An Introduction to Psychological Safety
Several years ago, I worked for an HR director (I’ll call her Susan) who loved to talk as much as she loved her job. Susan was passionate about solving problems and building interdepartmental relationships. She had a sense of humor and could connect with just about anyone.
Here’s the “but”: When Susan met with managers and employees during monthly team meetings, she did most of the talking. Anyone observing would describe these as 90-minute, one-way conversations.
Susan knew what was going on but didn’t like it. She wanted the team to talk with one another during team meetings instead of her lecturing the group.
Silence and Blank Stares
Have you ever noticed that meeting participants withhold what they believe? From employee interviews and focus groups that I conducted, executives to individual contributors often the employee silence phenomenon to varying degrees. They made statements like the following:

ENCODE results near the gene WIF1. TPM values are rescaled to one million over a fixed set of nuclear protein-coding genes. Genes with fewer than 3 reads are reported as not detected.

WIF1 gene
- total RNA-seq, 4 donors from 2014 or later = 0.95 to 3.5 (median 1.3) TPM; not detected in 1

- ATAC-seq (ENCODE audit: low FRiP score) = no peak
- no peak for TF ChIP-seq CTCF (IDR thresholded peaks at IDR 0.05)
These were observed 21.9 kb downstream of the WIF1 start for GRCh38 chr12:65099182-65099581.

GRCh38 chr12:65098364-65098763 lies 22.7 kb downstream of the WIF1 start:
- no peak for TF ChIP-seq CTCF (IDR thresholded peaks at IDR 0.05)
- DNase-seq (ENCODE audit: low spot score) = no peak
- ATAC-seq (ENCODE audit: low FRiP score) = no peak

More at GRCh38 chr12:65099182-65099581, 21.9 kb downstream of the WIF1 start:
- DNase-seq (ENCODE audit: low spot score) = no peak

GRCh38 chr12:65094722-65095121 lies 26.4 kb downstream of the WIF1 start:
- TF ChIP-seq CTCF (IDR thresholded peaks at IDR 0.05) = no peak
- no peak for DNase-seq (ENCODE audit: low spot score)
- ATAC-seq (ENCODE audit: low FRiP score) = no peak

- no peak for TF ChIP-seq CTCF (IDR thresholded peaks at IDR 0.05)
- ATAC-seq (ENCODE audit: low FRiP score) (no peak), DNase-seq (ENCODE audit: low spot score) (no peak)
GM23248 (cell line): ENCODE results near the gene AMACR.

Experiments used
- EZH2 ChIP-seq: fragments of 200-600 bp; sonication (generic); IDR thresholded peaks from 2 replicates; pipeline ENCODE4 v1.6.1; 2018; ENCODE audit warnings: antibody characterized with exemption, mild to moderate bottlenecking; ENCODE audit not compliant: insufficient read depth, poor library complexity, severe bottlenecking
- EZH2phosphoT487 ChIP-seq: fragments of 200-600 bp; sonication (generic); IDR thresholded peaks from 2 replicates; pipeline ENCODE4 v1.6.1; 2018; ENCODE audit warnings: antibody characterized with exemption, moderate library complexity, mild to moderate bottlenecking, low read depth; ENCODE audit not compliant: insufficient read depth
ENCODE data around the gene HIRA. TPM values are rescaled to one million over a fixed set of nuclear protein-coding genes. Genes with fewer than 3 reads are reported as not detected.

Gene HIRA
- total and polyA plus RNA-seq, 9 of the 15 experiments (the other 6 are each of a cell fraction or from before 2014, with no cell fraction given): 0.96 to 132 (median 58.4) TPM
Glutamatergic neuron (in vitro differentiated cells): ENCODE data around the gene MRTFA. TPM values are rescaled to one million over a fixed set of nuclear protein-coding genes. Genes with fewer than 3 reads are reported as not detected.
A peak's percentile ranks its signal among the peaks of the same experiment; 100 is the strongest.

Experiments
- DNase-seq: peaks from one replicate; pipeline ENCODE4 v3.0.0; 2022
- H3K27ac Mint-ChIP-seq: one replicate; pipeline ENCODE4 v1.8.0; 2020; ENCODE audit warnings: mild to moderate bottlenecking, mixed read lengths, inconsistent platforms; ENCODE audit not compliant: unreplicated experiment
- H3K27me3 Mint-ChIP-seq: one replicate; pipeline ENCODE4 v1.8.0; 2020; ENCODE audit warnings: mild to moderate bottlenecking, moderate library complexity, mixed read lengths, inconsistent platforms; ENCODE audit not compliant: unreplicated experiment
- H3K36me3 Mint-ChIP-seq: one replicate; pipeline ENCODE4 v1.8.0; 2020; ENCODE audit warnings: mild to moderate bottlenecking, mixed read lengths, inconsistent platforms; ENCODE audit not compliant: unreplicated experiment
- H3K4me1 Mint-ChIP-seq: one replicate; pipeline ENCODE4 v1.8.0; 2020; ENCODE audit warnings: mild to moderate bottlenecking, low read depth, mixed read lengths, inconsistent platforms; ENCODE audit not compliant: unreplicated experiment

- When I was honest with my VP, he threw a fit! That was the last time I warned him about a cultural issue.
- I didn’t want to hurt my manager’s feelings, so I said, “Everything’s fine.”
- My manager would say, “I want your honest feedback,” but the silent message was, “not really.”
- As soon as I voiced concern, my director would challenge everything I said. He was relentless. He described our exchange as “healthy talks.” I thought of them as taking a mental beating.
- Be honest with my boss? No, I don’t need the stress.
Psychological Safety and Vulnerability-Based Trust
Rather than at the individual level, psychological safety occurs at the team level. Cognitively, team members believe that their questions, comments, and suggestions are received fairly and perceived as valuable, even when they don’t lead to an execution, task, or change. Behaviorally, when someone asks questions or expresses an opinion, the team inquires for clarification and understanding. This also can be observed as a debate without the…